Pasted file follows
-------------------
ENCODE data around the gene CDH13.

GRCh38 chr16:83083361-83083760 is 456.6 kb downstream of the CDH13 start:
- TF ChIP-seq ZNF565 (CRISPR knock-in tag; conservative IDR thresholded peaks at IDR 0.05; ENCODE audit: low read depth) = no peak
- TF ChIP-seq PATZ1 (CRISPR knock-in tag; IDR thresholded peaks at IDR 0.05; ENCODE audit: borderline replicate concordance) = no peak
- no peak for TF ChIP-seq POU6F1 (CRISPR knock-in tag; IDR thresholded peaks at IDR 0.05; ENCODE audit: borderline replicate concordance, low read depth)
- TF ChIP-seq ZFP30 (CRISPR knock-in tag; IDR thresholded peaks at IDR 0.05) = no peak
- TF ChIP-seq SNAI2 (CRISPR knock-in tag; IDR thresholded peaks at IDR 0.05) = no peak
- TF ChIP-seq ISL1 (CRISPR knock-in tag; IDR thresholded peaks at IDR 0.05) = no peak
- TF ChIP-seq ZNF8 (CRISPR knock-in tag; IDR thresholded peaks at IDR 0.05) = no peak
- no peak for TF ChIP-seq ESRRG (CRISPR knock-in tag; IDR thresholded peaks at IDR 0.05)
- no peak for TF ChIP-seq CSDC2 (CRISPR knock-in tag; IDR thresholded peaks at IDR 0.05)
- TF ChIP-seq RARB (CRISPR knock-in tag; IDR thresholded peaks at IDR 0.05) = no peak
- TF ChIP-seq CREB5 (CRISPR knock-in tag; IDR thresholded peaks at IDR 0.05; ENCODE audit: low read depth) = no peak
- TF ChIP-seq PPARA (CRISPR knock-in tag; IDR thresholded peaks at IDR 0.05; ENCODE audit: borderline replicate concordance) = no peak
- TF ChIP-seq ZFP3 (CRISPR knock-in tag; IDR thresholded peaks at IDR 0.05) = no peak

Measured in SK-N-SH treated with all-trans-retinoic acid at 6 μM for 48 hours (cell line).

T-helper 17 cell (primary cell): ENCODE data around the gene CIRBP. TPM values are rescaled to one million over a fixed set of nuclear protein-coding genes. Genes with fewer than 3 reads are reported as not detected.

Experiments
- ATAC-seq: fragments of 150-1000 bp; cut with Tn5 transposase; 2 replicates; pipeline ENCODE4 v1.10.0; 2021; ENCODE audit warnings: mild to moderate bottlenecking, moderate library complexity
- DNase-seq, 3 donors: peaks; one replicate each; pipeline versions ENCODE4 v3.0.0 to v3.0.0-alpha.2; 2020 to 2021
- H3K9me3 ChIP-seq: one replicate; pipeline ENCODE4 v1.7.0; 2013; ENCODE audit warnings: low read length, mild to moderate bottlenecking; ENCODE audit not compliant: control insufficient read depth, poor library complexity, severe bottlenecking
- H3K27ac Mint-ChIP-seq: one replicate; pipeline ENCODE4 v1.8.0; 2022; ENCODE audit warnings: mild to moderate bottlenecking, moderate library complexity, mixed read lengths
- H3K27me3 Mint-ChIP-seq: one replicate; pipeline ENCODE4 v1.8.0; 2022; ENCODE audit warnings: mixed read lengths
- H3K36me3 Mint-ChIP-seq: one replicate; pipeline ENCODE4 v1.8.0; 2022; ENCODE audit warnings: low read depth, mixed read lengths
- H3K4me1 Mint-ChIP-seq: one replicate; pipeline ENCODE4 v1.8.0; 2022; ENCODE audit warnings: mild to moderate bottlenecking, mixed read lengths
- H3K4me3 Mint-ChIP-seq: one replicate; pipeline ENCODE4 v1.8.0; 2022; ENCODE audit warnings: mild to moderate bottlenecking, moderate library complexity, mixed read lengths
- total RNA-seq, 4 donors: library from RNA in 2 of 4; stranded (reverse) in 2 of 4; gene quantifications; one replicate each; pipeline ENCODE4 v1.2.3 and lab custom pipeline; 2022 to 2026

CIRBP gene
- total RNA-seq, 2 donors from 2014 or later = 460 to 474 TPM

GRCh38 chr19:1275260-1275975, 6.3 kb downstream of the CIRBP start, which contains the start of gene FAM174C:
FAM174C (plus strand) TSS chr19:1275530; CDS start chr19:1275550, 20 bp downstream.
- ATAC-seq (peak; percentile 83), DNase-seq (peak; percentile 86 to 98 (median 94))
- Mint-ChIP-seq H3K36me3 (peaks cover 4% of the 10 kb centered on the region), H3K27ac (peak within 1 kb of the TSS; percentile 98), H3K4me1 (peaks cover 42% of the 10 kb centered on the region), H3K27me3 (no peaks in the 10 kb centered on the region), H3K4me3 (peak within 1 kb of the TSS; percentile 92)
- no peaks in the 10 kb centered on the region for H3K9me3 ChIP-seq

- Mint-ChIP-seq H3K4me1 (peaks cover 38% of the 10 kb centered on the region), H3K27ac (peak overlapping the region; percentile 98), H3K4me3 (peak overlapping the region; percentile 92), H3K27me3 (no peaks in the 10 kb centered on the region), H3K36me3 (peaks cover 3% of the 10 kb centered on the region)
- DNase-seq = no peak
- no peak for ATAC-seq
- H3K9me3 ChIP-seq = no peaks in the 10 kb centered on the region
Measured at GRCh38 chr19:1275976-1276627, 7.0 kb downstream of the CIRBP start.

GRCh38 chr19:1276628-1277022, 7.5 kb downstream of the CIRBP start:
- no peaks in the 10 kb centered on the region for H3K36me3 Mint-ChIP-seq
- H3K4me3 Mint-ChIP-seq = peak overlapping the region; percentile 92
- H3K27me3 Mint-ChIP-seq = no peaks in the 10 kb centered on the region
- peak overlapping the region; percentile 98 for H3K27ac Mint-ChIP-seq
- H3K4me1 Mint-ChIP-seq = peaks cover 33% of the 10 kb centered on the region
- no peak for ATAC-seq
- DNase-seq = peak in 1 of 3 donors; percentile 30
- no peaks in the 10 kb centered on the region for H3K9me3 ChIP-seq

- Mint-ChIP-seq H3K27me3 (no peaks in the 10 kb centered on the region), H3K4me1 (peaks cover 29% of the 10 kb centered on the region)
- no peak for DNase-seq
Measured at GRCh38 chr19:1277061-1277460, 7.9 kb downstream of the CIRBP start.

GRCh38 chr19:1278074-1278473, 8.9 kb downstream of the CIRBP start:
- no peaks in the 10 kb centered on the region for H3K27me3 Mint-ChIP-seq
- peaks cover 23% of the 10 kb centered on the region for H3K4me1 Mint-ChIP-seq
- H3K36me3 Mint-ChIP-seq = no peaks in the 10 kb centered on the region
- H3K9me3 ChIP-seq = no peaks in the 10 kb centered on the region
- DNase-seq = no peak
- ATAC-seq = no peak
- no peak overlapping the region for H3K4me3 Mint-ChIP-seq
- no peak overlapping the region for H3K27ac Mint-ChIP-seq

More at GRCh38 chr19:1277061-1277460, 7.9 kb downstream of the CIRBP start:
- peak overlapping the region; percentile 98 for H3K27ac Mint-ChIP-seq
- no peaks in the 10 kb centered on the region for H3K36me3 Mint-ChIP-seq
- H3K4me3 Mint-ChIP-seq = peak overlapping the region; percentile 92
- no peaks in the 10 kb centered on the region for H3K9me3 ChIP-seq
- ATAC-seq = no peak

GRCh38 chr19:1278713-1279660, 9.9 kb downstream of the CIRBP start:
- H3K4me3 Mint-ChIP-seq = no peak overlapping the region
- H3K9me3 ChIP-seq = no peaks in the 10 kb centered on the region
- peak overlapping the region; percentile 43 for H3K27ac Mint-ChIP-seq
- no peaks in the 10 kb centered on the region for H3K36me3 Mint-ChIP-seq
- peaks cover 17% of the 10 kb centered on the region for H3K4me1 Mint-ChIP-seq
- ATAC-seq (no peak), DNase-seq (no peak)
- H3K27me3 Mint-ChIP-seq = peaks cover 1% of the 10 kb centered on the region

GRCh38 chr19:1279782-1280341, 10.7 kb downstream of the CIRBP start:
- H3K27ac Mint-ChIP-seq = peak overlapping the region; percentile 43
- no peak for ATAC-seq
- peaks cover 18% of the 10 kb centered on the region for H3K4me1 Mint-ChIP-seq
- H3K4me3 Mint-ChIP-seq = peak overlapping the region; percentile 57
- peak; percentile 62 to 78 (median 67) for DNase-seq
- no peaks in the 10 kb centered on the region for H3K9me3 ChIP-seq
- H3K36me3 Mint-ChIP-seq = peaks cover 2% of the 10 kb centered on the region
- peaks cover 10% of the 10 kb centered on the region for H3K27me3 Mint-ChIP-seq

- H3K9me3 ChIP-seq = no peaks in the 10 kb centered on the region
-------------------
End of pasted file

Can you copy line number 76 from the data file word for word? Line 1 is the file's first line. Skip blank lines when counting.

- H3K27ac Mint-ChIP-seq = peak overlapping the region; percentile 43